Former President Donald Trump said he deserved credit for Republican Glenn Youngkin’s victory in the Virginia governor election, telling The John Fredericks Show on Wednesday that the candidate would have lost by a sizeable margin if he had not endorsed him.
“I’ve heard Virginia is blue, but I’ve never believed it was blue,” Trump said during the radio interview. “Without MAGA he would have lost by 15 points, more … instead of giving us credit they start saying, ‘oh he’s more popular than [Trump].'”
Trump also sent out a statement, saying “I would like to thank my BASE for coming out in force and voting for Glenn Youngkin. Without you, he would not have been close to winning. The MAGA movement is bigger and stronger than ever before.”
The former president also repeated his claims that he did not lose Virginia in last year’s presidential election.
“I don’t believe we lost Virginia [in 2020] and I think they tried to get away with murder in Fairfax [on Tuesday],” Trump said, “but there were too many eyes on it,” so they had to give up on the attempts to cheat.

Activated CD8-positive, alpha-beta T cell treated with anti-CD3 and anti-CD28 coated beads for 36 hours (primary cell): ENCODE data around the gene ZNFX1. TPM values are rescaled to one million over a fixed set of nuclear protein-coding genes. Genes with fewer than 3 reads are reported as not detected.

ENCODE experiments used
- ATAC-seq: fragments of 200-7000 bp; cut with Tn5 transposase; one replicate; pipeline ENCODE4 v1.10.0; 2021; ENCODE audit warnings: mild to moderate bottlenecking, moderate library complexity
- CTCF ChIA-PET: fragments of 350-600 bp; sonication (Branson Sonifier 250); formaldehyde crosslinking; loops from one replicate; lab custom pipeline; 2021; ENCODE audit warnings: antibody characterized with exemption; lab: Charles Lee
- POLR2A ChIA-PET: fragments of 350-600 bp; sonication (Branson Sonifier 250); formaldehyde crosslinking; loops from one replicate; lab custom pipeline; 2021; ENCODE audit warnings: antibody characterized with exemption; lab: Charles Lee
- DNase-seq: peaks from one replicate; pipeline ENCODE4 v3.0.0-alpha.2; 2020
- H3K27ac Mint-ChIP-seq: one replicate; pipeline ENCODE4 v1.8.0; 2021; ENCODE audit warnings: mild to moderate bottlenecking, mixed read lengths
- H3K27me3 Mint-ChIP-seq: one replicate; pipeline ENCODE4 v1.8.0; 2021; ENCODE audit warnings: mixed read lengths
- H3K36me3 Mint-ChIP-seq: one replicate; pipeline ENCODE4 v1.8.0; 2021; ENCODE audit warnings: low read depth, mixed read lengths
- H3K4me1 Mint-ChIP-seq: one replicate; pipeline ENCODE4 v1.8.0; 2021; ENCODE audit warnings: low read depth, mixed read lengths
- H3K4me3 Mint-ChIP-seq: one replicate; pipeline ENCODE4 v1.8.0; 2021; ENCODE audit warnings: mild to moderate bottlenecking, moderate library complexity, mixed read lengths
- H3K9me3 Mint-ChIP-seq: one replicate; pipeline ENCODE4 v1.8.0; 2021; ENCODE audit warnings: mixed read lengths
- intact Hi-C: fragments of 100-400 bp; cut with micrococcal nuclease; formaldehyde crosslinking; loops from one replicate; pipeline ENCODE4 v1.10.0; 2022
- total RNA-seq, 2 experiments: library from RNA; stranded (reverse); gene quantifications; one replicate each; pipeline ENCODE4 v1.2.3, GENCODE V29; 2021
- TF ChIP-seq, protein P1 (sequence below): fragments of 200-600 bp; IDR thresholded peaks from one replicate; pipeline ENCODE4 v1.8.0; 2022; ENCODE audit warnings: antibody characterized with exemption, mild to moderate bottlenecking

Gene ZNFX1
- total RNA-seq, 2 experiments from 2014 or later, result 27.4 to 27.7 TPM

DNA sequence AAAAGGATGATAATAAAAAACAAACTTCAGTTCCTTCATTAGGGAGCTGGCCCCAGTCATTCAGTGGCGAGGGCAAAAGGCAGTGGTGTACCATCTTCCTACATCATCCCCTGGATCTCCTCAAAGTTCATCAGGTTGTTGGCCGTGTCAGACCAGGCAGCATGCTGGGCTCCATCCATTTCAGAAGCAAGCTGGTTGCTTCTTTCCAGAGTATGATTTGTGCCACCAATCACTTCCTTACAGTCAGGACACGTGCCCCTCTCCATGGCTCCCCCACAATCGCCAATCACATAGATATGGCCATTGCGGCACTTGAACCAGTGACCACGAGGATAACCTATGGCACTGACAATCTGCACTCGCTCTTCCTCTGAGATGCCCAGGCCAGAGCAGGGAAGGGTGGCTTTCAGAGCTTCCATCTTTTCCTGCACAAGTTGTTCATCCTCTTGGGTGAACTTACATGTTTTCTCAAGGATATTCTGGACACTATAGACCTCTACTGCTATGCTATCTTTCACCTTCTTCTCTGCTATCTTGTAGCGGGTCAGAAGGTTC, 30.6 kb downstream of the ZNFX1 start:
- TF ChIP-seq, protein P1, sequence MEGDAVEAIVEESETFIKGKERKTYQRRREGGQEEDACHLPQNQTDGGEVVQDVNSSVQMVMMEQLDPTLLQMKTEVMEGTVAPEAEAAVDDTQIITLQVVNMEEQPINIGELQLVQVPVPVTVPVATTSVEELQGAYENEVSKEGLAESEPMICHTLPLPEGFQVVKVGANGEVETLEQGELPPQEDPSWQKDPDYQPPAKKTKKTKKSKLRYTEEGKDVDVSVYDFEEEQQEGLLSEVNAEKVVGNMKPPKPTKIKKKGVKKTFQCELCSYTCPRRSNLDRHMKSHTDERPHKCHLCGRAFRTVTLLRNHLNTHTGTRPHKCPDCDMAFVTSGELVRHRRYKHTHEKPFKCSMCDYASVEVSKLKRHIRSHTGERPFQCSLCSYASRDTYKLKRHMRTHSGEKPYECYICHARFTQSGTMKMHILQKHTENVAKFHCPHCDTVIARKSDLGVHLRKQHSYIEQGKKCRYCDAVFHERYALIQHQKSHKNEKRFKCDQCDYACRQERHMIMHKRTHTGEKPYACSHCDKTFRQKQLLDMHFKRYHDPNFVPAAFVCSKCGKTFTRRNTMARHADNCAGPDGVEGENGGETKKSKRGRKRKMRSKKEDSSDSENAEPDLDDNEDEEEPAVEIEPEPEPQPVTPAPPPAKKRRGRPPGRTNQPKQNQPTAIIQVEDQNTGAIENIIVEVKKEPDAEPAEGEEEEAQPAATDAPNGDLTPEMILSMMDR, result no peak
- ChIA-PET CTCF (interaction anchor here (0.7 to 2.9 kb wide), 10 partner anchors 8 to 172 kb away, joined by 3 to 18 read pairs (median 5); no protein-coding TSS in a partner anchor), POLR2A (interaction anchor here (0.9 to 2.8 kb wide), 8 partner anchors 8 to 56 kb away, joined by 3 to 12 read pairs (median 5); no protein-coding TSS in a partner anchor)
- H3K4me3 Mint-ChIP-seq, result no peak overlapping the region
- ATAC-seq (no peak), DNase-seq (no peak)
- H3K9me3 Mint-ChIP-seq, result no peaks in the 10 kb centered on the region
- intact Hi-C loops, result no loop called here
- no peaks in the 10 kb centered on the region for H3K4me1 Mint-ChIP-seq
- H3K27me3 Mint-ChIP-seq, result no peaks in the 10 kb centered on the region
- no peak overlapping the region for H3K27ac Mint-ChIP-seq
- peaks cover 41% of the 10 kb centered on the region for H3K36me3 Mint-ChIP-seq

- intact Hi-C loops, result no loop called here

Youngkin defeated the Democrat candidate, former Gov. Terry McAuliffe in large part due to a significant increase in backing from suburban voters and higher margins of victory in rural areas that Trump won during last year’s presidential contest, despite losing the state as a whole by 10 points, according to The Hill.
Although Trump did endorse Youngkin, who said he was “honored” by the former president’s support, Trump never campaigned in person with Youngkin and the Republican candidate focused his campaign significantly on local issues in Virginia such as education and lowering taxes.
Rep. Jim Banks, the chairman of the Republican Study Committee, a coalition of conservative House members, sent a note to his colleagues on Tuesday saying that Youngkin’s campaign strategy should become a model for the GOP to use in gearing up for the midterm elections next year, The Hill reported.
“Parents brought real energy in Virginia, and we would be wise to listen and seek to understand their concerns,” Banks wrote. “Those concerns cannot be addressed only with policies we traditionally associate with ‘education.'”